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Canucks legend Kirk McLean appears in video alongside William Shatner about open-net salmon farming

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Photo credit:Pacific Wild
Michael Mazzei
21 days ago
Former Vancouver Canucks goalie Kirk McLean made a cameo appearance in a video protesting against open-net salmon farming.
McLean politely pleads in the video that “Open-pen farms should really reconsider their practices.”
 
A befuddled William Shatner simply responds, “What the f***, Kirk McLean? Come on, man, you’re a hockey player!” This prompts McLean to change his stance slightly, saying instead: “Sorry. Your s***ty unnatural practices f***ing suck!”
The ad campaign was made in response to the federal government’s new plan for phasing out the controversial practice of open-net salmon farming. It was originally targeted to be in 2025 but has now been pushed to 2029, which has left neither side fully happy with the compromise, with the supporters saying it will be impossible logistically, while critics feel the timeline is not aggressive enough to help save the wildlife.
Pacific Wild, the makers of this ad, obviously fall into the latter category and recruited Shatner to star in the spot. No matter how you feel about open-net salmon farming, it is hard to deny that the commercial is quite funny and seeing McLean let loose is an enjoyable sight.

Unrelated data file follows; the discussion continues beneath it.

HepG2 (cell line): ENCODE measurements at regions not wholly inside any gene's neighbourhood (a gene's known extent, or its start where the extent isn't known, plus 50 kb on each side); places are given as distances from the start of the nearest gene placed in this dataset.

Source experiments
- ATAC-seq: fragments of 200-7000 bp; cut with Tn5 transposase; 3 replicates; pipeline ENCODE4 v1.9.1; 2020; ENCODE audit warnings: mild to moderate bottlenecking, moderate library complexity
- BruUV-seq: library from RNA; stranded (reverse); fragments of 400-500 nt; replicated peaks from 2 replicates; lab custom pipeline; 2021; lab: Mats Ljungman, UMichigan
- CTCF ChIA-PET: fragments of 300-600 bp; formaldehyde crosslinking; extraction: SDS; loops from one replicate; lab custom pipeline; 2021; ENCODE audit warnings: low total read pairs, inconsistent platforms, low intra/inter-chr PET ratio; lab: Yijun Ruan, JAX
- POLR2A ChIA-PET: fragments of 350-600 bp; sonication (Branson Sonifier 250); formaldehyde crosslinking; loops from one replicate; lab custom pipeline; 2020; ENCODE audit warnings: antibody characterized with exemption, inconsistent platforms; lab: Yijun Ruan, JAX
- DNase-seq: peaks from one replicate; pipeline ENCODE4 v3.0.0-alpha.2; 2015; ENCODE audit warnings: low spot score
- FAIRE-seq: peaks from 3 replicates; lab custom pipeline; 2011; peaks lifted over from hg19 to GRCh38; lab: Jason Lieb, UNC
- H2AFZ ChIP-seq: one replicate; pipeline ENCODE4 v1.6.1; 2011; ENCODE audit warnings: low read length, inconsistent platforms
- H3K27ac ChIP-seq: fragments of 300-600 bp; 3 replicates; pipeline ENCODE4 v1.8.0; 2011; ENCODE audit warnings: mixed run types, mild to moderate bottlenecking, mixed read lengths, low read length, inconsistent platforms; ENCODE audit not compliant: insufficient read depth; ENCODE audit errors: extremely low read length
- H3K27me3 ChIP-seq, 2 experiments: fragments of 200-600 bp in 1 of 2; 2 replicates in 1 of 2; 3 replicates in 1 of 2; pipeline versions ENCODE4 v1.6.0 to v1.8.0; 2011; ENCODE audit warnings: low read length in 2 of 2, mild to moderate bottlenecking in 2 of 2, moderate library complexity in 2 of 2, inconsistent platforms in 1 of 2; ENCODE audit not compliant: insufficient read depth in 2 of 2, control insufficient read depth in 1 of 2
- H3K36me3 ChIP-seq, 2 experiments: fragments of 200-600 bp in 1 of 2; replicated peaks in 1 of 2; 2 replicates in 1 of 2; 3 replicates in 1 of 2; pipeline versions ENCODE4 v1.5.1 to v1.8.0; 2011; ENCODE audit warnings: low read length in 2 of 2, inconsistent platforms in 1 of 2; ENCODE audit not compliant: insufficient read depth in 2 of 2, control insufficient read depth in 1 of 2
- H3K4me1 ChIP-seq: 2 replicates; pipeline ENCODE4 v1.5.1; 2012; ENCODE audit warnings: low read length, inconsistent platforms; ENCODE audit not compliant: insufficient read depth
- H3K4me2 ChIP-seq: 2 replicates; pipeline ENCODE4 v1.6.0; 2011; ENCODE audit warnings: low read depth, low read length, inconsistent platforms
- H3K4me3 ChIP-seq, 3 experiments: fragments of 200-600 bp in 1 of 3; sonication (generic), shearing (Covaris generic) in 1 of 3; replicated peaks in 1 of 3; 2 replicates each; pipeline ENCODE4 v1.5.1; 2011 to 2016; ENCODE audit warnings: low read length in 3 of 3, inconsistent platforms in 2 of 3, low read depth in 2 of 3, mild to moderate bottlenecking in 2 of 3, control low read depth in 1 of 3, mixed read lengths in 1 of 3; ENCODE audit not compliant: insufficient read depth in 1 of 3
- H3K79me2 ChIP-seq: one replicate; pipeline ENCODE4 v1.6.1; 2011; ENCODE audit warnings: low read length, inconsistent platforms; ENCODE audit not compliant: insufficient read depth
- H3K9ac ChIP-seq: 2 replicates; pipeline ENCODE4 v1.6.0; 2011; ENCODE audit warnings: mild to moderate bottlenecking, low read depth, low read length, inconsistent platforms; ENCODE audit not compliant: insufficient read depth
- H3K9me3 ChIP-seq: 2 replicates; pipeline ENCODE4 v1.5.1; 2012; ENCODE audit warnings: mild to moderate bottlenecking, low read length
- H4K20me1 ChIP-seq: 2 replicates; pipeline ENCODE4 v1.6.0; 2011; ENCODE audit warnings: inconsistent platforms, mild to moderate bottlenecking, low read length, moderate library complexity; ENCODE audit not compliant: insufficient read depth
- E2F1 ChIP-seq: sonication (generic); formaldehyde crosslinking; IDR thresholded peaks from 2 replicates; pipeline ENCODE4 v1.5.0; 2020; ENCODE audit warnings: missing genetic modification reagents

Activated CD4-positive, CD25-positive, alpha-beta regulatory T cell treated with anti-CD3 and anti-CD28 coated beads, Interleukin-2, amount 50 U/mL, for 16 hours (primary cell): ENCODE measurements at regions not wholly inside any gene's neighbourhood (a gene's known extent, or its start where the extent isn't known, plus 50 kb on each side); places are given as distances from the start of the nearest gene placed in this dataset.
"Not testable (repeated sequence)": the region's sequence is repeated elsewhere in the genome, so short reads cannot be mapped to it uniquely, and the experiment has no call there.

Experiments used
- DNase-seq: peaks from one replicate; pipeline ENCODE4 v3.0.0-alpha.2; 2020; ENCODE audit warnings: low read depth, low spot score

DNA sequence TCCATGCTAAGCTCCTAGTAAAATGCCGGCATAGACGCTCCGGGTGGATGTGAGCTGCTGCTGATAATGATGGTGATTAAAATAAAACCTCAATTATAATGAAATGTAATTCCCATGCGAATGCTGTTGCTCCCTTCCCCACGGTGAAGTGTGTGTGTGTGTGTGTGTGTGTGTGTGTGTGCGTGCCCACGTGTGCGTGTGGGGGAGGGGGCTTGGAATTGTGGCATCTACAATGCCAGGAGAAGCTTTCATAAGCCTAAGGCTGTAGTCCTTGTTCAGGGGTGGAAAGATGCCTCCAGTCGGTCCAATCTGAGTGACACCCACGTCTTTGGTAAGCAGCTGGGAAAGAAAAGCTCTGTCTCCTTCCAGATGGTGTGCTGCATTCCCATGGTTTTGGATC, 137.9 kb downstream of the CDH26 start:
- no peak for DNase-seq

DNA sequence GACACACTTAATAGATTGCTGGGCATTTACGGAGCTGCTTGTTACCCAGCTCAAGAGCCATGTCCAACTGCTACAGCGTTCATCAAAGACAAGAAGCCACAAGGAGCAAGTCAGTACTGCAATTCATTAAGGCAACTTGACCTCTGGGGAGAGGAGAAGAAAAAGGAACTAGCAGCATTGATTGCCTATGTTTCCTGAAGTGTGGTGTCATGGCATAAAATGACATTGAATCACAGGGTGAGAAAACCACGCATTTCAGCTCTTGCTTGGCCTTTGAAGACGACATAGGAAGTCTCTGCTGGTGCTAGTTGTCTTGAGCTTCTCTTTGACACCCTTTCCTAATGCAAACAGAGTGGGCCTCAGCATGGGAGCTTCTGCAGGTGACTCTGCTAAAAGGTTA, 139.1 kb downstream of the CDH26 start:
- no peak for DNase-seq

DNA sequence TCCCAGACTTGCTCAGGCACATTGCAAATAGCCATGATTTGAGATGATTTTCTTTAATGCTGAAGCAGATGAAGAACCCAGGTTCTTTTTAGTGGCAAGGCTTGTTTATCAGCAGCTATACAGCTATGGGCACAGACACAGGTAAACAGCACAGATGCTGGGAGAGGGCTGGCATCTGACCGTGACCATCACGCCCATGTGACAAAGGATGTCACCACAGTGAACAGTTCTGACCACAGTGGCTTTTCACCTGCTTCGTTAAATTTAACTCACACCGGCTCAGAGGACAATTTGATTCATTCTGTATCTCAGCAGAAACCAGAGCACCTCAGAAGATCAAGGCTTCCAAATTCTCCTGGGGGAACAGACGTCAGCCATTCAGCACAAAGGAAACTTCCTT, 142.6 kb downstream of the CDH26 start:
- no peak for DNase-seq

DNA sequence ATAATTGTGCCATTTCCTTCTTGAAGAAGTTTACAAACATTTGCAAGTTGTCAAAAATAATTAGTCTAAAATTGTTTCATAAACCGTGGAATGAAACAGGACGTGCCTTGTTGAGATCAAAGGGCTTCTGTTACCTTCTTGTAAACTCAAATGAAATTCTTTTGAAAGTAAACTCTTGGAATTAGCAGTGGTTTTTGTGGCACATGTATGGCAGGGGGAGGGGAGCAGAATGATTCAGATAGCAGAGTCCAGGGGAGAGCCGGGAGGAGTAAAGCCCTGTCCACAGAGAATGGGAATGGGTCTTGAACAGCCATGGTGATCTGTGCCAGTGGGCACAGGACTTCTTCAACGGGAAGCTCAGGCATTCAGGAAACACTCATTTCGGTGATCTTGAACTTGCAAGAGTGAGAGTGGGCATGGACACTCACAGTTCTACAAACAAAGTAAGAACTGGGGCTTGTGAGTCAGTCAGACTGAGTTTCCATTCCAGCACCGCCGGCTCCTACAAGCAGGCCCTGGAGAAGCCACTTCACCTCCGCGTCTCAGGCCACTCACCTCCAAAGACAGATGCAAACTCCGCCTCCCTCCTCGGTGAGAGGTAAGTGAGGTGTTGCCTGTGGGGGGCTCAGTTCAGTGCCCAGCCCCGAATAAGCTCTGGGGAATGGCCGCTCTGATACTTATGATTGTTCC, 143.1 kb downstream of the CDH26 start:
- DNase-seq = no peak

Originally acquired in 1987 via a trade with the Devils, McLean spent over a decade as a member of the Canucks where he rode the highs and lows of the franchise throughout his tenure. He was best known for his stellar performance in the 1994 playoffs where he backstopped Vancouver all the way to Game 7 of the Stanely Cup Final before ultimately falling to the Rangers. He went 15-9 that spring and posted a .928 SV% along with a 2.28 GAA.
By the time he was traded to the Hurricanes during the 1997-98 campaign, McLean had complied a record of 211-228-62, a .887 SV% and a 3.28 across 516 games played. Although he is far from their winningest goalie in team history (that distinction belongs to Roberto Luongo), McLean remains the franchise leader in games played for a goalie.
Across a 16-year career where he also played for the Panthers and Rangers, he posted a record of 245-262-72, a .887 SV%, and a 3.26 GAA. He also got in seven playoff appearances (all with the Canucks) where he went 34-34 registering a .907 SV% and a 2.84 GAA.

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